A couple of weeks ago I had an opportunity to visit a 130 year old clay pipe factory in Pittsburg, Kansas (2 hours due south of Kansas City by car). Over the past few years I had been talking with Bryan Vansell, whose family owns and operates Mission Clay Products headquartered in Corona, California. He described the inventory at the Pittsburg, Kansas clay pipe plant and invited me to visit. I was able to co-ordinate a visit with Bryan post NCECA Milwaukee.
The plant operated for most of it’s life as the WS Dickey Clay Manufacturing Company, and had a 100 acre footprint with 30+ beehive kilns during it’s heyday (Mission Clay Products acquired the plant a number of years ago). This is the same factory that Jun Kaneko worked from 2005-2008 to build, dry and fire numerous dangos and heads in the beehive kilns; visit: http://www.junkaneko.com/images/uploads/Special-Projects-Catalogue.pdf
As we toured the property and stopped to photograph the variety and extent of finished product on site, a sense of awe began to set in. This plant was about 4 times the size of the Archie Bray Foundation property and had nearly 5 times the number of beehive kilns. Acres and acres of finished pipe product awaits delivery or creative use.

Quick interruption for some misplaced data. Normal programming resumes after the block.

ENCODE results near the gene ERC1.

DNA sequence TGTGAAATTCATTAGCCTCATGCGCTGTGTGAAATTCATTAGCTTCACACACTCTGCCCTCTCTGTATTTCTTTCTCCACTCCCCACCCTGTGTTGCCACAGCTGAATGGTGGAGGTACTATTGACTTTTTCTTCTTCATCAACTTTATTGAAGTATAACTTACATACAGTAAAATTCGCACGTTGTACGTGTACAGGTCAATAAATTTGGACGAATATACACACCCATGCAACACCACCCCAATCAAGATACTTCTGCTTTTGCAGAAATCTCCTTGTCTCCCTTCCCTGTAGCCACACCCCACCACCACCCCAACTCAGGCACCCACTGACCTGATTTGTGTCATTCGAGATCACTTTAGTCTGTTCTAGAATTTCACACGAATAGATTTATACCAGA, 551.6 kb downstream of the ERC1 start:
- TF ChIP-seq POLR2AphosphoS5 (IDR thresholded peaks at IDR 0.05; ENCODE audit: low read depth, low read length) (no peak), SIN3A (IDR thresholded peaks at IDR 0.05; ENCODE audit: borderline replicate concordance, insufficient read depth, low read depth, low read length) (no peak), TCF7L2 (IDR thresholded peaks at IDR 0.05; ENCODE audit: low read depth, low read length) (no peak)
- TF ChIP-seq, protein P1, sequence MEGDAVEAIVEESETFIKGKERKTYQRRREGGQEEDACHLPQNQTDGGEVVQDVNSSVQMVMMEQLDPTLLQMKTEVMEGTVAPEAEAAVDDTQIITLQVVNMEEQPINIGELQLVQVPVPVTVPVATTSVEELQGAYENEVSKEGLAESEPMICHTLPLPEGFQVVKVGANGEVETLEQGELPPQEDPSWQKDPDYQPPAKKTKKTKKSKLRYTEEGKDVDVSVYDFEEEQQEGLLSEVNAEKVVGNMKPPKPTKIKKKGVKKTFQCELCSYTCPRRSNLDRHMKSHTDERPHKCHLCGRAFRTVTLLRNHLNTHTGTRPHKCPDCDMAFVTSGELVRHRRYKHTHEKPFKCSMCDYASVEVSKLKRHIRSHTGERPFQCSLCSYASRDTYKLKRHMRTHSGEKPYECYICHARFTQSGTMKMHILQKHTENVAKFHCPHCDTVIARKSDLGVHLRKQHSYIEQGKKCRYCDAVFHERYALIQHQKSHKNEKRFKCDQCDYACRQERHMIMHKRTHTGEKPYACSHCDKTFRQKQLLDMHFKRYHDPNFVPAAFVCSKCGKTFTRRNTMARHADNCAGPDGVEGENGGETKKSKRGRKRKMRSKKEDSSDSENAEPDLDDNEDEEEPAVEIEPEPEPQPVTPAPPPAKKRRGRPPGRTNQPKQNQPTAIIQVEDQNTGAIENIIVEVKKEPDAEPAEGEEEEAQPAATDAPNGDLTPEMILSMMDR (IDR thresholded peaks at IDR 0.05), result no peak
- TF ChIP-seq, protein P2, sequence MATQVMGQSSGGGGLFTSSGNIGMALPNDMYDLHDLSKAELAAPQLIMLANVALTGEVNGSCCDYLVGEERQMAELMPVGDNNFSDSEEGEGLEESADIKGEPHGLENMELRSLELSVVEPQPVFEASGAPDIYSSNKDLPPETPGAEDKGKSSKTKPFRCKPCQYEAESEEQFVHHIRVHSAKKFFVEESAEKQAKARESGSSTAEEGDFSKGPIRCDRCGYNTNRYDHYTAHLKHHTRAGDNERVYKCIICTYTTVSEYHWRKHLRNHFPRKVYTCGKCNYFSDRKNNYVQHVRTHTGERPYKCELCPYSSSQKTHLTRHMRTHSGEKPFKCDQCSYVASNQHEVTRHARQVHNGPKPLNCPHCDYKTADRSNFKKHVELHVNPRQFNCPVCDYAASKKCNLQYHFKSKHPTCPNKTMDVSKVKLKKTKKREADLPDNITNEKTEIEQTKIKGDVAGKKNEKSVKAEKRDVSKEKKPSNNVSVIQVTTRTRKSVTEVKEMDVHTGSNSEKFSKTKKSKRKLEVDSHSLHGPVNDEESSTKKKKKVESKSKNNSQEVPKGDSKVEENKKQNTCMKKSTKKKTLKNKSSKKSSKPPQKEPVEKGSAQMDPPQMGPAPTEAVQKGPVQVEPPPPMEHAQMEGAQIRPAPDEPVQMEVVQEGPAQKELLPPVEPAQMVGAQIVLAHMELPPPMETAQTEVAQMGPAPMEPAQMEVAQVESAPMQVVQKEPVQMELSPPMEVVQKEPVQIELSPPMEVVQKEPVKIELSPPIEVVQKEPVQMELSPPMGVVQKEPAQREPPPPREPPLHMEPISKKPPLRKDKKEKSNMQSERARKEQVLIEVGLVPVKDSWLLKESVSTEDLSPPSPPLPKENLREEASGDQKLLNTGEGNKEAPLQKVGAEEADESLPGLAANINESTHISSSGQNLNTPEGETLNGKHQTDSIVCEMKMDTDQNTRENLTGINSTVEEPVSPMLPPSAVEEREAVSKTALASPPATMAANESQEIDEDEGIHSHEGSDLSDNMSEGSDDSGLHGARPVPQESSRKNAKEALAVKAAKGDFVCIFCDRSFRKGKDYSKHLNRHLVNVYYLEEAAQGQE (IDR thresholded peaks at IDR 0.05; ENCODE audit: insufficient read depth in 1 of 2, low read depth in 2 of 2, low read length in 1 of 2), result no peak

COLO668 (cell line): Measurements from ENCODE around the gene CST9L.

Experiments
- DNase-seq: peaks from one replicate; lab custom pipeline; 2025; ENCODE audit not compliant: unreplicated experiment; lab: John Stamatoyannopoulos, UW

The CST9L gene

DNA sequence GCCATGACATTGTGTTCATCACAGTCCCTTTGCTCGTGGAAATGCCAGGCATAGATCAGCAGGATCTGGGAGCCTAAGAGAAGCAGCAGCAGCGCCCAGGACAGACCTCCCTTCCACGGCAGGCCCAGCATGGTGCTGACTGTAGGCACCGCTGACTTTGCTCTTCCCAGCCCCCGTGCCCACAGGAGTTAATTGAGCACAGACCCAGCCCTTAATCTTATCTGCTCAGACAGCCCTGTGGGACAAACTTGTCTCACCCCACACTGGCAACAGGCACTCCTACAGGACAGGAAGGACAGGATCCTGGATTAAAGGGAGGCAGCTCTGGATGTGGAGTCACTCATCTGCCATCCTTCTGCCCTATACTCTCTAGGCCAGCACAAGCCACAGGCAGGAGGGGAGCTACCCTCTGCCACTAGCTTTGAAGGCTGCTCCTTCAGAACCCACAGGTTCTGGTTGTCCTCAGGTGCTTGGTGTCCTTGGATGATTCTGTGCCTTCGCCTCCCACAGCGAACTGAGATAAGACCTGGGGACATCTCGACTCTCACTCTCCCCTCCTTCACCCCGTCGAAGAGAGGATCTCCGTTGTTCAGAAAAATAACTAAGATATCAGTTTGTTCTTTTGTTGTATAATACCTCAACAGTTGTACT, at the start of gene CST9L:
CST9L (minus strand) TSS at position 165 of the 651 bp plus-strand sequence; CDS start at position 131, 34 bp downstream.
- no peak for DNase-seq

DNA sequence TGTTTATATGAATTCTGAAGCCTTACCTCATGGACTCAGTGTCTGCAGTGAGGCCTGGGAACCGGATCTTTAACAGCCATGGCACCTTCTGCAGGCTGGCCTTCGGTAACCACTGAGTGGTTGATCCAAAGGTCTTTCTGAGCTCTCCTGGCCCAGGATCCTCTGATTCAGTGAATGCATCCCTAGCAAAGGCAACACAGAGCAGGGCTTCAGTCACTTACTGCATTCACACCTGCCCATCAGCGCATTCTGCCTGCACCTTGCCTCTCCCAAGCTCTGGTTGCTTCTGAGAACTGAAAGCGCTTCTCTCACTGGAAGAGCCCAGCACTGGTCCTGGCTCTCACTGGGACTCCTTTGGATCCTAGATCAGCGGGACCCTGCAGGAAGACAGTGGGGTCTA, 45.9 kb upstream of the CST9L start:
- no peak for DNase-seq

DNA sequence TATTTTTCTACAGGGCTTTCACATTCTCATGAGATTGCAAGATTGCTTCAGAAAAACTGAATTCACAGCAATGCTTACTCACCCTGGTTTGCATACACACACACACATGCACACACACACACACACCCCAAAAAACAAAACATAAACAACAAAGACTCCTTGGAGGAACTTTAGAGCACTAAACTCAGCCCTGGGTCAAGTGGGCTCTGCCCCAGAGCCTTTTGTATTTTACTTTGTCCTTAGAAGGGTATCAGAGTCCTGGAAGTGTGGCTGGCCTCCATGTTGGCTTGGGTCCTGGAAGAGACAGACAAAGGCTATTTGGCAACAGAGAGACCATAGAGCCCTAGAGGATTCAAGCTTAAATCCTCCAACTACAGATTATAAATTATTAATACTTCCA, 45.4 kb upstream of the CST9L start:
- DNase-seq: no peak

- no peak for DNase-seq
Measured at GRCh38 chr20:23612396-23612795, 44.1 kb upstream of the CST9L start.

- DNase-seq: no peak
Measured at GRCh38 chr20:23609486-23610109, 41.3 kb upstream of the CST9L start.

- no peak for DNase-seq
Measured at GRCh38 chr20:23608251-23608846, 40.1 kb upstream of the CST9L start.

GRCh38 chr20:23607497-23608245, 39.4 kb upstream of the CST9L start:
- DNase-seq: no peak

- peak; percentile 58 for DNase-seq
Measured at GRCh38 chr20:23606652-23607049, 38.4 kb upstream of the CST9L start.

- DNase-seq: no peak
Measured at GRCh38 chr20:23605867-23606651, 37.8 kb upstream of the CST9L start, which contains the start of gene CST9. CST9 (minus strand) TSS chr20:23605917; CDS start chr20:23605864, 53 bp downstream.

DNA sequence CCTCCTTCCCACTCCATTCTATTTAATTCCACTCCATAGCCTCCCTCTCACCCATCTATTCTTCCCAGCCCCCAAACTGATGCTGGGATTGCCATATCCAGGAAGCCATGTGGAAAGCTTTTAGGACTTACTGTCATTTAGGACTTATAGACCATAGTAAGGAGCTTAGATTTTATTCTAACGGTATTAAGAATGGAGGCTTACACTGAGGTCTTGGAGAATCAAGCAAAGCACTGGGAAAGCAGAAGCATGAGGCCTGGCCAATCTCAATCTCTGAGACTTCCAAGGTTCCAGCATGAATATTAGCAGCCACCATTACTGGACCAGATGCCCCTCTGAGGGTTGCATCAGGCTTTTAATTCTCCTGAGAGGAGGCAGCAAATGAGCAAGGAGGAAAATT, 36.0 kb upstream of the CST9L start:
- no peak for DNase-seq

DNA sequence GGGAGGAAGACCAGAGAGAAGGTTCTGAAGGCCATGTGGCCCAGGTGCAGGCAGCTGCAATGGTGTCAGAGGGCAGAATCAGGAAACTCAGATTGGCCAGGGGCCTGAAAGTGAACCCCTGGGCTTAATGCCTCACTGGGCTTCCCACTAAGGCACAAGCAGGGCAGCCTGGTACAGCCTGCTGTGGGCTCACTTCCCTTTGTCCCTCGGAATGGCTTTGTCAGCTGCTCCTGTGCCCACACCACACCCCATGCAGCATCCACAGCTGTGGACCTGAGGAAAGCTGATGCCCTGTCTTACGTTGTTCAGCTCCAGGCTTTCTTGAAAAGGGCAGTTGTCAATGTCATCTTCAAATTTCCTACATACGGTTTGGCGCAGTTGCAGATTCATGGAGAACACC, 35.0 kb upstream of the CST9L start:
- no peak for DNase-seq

The largest pipe were incredibly impressive, up to 4′ diameter and 10′ high, weighing up to 1.5 tons each! The variety of smaller pipe were also amazing with short and long lengths and various bits and pieces manufactured to connect any combination of pipes. It was that feeling of being a ‘kid in a candy store’ again! Beautiful fired colors and surfaces, some of the older product shiny with a salted finish, and some that had acquired a patina with age.
Needless to say, I left Pittsburg, Kansas with my creative juices ‘fired up’! I spent the next few days processing the experience and making notes and small drawings of ideas for large-scale work. The potential for the acres of fired clay product at this clay pipe plant seems limitless. Time will tell what might come of the possibilities!